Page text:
President Donald Trump's former lawyer Michael Cohen said in congressional testimony Wednesday that he had declined the chance to work in the White House, even though Trump wanted him to.
Cohen made the claim in a sharp exchange with the House Oversight Committee's ranking member, Jim Jordan, R-Ohio, who accused him of "trashing" his former boss because "he didn't get brought to the dance" after the 2016 presidential election.
"I see a guy who worked for 10 years and trashing the guy he worked for for 10 years, didn't get a job in the White House," Jordan said. "And now you're behaving just like everyone else who got fired or didn't get the job they wanted."
Cohen has pleaded guilty to multiple charges lodged by federal prosecutors in New York and special counsel Robert Mueller's probe of Russian election meddling and possible Trump-campaign collusion. He is scheduled to head to prison in May to serve a three-year term.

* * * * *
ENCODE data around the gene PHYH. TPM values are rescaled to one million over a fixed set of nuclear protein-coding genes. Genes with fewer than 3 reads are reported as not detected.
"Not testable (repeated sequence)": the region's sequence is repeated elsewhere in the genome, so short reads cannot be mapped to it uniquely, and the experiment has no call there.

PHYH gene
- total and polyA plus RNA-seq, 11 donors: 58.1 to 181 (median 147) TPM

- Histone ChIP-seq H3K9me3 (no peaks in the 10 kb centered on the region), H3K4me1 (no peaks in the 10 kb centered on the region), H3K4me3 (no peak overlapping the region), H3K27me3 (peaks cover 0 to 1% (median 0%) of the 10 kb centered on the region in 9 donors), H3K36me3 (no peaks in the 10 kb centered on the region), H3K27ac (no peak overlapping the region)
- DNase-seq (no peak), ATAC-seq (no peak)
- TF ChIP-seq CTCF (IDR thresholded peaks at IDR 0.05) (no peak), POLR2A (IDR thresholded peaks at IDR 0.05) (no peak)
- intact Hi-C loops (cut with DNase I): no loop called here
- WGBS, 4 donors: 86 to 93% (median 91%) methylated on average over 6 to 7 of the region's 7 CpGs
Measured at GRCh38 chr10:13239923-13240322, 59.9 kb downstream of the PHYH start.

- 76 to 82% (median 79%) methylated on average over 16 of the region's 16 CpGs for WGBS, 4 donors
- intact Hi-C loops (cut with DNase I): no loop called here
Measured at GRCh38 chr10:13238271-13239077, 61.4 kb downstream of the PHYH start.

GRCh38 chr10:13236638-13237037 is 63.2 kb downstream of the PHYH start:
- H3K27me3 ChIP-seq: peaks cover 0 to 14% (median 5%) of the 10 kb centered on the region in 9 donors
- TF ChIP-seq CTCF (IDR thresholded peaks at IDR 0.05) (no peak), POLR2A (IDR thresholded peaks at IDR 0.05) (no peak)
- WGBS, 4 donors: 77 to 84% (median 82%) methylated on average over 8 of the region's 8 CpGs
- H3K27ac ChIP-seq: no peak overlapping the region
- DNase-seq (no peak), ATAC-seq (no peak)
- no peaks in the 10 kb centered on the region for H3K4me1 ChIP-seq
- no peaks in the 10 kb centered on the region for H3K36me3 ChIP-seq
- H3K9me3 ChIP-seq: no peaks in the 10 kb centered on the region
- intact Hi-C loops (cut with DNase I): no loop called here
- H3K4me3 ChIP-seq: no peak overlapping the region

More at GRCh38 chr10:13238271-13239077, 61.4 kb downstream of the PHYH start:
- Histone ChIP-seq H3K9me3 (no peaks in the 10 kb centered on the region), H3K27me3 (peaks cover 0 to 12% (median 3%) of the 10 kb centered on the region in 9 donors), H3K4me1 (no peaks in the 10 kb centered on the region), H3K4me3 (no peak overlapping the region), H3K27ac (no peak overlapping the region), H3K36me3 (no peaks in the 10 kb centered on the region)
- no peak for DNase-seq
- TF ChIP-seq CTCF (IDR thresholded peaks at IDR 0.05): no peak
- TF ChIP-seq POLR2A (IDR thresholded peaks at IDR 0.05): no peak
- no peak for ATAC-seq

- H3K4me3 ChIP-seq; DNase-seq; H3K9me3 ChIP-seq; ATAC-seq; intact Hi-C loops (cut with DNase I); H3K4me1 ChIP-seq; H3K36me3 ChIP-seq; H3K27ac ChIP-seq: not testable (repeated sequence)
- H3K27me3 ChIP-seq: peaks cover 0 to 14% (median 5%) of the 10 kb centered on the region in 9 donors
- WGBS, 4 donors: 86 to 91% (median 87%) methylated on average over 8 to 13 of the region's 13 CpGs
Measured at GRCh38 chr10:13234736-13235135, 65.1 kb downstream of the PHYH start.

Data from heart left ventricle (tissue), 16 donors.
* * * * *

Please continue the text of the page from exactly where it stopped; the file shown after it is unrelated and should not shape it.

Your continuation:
Jordan's accusation came after Cohen, once a proud loyalist of Trump's during the campaign, excoriated him as a "racist," a "cheat" and a "con man" in his opening remarks.
Cohen pushed back on Jordan's characterization.
"I was extremely proud to be personal attorney to the president of the United States of America. I did not want to go the White House" at the time, Cohen said. "I was offered jobs. I can tell you a story of Mr. Trump reaming out" Trump's former chief of staff Reince Priebus, "because I had not taken a job where Mr. Trump wanted me to, which is working with Don McGahn at the White House general counsel's office," Cohen said.
"I brought a lawyer in who produced a memo as to why I should not go in because there would be no attorney-client privilege and in order to handle some of the matters I talked about in my opening."
That memo said "it would be best-suited for me not to go in and that every president had a personal attorney," Cohen told the committee.
The president's sons Donald Trump Jr. and Eric Trump disputed Cohen's testimony.